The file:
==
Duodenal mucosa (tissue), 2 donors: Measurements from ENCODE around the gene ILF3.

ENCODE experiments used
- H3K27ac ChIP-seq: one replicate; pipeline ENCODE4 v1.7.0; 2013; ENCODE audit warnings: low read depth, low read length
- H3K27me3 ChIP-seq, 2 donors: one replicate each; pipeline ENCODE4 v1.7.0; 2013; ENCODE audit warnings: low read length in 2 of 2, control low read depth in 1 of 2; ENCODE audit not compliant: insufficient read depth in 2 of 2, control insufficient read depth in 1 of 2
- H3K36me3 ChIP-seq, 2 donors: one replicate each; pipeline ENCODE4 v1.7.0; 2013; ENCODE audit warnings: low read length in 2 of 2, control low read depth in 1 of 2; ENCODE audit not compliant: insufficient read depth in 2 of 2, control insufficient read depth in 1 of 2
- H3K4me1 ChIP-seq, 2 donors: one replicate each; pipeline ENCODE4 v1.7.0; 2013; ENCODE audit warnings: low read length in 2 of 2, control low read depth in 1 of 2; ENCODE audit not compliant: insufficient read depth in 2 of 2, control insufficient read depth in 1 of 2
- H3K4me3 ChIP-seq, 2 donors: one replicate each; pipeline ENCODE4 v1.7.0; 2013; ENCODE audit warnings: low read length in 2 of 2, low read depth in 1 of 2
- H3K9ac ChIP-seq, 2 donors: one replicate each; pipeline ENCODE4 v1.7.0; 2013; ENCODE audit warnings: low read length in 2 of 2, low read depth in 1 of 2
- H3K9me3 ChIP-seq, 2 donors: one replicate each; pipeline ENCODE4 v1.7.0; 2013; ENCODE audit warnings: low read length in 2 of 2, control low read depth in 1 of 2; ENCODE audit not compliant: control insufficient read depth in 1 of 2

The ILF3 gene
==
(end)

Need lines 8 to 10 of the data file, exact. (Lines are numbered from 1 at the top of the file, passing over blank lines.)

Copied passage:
- H3K9ac ChIP-seq, 2 donors: one replicate each; pipeline ENCODE4 v1.7.0; 2013; ENCODE audit warnings: low read length in 2 of 2, low read depth in 1 of 2
- H3K9me3 ChIP-seq, 2 donors: one replicate each; pipeline ENCODE4 v1.7.0; 2013; ENCODE audit warnings: low read length in 2 of 2, control low read depth in 1 of 2; ENCODE audit not compliant: control insufficient read depth in 1 of 2

The ILF3 gene